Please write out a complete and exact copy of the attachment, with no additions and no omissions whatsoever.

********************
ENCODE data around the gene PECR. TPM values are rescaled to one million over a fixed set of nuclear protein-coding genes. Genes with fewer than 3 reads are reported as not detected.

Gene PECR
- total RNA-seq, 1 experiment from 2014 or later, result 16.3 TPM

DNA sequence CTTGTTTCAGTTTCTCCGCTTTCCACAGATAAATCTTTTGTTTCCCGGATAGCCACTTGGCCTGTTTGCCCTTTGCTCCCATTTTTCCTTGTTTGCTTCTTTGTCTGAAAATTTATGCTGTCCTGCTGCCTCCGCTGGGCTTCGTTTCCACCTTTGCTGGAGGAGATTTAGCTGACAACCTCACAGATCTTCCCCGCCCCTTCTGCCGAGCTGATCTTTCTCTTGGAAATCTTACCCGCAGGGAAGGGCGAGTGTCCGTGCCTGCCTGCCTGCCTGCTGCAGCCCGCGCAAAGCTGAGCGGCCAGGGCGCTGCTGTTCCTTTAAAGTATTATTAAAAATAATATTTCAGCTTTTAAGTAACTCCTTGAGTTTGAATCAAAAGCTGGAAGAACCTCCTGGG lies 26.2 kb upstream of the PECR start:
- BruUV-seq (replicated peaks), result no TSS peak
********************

ENCODE data around the gene PECR. TPM values are rescaled to one million over a fixed set of nuclear protein-coding genes. Genes with fewer than 3 reads are reported as not detected.

Gene PECR
- total RNA-seq, 1 experiment from 2014 or later, result 16.3 TPM

DNA sequence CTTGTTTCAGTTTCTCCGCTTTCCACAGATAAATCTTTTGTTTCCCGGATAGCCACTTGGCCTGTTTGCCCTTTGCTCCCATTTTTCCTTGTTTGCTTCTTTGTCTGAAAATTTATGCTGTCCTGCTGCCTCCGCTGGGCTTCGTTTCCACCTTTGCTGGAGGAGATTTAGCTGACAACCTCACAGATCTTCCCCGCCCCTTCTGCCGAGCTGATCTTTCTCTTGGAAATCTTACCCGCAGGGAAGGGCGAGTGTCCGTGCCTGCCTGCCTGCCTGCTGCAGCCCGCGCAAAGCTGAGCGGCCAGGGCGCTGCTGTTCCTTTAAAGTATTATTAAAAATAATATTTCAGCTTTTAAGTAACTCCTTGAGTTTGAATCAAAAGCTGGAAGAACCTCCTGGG lies 26.2 kb upstream of the PECR start:
- BruUV-seq (replicated peaks), result no TSS peak